A 26-year-old shot and killed by Las Vegas police on Saturday told his parents he would “die tonight” shortly before he pointed a gun at officers.
Patrick Heki made several threatening and suicidal statements before police arrived at his parent’s southeast valley home about 2 a.m.
Those statements were heard by emergency dispatchers listening to the call, Undersheriff Jim Dixon said during a press briefing Thursday. Heki’s mother, Julie Unger, had called 911 from her cellphone and left the phone on table so dispatchers could hear her desperate conversation with her son.
“Don’t move or I will shoot you,” Heki told his parents, according to police.
“Put it down. It’s not worth it,” his mother said.
“Don’t come closer. I love you guys.”
Unger later whispered her family’s apartment number into the phone.
Responding officers saw Heki through an apartment window. He was wearing a camouflage jacket and carried a .40 caliber Glock pistol in his hands. He also carried two rifles, one slung over each shoulder, Dixon said.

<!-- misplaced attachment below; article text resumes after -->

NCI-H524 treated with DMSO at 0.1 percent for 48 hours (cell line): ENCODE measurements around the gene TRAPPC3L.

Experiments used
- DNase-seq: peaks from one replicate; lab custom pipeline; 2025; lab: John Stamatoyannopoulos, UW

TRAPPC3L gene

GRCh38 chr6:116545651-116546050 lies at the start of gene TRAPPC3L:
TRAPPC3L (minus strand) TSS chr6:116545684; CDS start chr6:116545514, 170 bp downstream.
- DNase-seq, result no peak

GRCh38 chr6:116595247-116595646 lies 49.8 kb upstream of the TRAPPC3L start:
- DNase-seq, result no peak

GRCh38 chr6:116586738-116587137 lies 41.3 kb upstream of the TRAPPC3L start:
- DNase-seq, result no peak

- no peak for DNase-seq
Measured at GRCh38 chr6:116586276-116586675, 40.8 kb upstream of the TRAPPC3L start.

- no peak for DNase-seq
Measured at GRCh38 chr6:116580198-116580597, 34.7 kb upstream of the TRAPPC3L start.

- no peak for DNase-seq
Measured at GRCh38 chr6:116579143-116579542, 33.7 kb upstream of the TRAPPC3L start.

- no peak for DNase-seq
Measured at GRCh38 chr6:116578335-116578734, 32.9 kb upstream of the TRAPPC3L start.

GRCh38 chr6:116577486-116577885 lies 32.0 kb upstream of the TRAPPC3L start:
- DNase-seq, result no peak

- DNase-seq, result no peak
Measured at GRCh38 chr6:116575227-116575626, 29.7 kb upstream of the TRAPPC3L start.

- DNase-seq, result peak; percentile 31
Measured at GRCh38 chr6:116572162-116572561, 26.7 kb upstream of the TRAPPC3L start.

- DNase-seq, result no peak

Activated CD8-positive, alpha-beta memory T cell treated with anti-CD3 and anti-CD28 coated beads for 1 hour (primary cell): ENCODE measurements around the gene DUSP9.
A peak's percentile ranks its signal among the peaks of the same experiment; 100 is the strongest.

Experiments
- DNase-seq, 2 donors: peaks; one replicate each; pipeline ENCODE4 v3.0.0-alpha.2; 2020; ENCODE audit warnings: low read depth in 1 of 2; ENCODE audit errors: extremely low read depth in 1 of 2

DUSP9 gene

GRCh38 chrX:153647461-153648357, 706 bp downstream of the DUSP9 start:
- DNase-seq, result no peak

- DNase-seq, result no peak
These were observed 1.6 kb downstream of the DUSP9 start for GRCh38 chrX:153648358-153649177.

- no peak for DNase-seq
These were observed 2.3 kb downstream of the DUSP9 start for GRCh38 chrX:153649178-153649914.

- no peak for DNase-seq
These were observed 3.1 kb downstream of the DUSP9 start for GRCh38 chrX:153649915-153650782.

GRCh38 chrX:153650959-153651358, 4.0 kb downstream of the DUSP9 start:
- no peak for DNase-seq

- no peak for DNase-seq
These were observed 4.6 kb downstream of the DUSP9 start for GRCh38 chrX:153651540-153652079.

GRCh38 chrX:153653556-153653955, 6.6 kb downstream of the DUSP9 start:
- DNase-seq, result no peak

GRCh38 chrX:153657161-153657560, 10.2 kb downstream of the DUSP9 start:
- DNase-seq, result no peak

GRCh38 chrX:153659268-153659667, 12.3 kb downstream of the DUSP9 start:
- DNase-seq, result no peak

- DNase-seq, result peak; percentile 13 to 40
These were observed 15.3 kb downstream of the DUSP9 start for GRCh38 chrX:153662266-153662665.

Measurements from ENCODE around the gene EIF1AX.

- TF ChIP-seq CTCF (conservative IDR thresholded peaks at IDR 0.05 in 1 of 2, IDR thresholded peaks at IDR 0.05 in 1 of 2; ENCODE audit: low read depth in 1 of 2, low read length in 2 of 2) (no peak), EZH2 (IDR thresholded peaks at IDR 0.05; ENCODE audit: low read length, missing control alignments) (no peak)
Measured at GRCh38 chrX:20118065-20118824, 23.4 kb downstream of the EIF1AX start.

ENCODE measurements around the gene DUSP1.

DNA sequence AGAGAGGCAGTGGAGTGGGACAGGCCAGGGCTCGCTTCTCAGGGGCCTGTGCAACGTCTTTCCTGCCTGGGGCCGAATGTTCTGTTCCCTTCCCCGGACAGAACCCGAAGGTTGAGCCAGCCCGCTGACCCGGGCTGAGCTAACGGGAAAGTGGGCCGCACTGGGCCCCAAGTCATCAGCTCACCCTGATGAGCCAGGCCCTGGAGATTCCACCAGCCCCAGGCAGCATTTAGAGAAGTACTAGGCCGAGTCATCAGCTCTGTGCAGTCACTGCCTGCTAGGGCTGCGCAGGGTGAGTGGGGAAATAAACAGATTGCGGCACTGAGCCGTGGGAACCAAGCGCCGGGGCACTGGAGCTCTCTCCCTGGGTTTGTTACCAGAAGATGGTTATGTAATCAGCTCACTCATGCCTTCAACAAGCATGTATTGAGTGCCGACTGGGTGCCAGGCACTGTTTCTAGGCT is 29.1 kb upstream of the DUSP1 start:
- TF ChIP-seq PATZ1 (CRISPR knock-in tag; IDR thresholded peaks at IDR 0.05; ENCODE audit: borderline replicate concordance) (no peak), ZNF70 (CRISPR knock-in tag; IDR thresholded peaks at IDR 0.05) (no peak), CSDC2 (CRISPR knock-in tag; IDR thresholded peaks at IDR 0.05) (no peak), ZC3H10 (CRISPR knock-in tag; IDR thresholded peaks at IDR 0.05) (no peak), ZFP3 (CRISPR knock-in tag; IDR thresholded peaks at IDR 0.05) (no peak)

“It’s a good night to start killing,” Heki said, according to the police dispatchers. “I am going on a killing spree.”
Officers Paul Kunz, 28, Justin Marzec, 29, and Joshua Giese, 28, didn’t hear the 911 call. But they heard gunshots from the apartment at 3950 S. Mountain Vista St. almost immediately after arriving and they quickly took cover.
Heki emerged moments later. Kunz ordered Heki to drop the weapons, but Heki pointed the handgun at him. Kunz, Marzec and Giese fired “simultaneously,” Dixon said.
The police account differs from the story Heki’s father told the Review-Journal hours after Heki’s death.
Dan Unger told the Review-Journal his son obeyed police, slowly crouched down and placed the pistol on the sidewalk with both of his hands in clear view.
Dixon said Heki never went to the ground until after the shooting. Heki was taken to Sunrise Hospital and Medical Center, where he died less than an hour later.
Heki fired at least three shots, although he never fired at police. One of Heki’s shots lodged in a neighboring apartment. No one was hurt.
Dixon said the shooting is being reviewed by the department’s Critical Incident Review process. The Clark County District Attorney’s office is also reviewing the shooting for any possible criminal charges.
Heki did not have a criminal record and purchased the handgun legally, Dixon said. The rifles were owned by Heki’s father.
Dixon said officers receive extensive training to deal with distraught citizens and the mentally ill, but Heki never gave police a chance to “start a dialogue,” he said.
“(An officer) goes into that mode where you’re going to be protecting yourself and others,” Dixon said. “The last thing we want to use is deadly force.”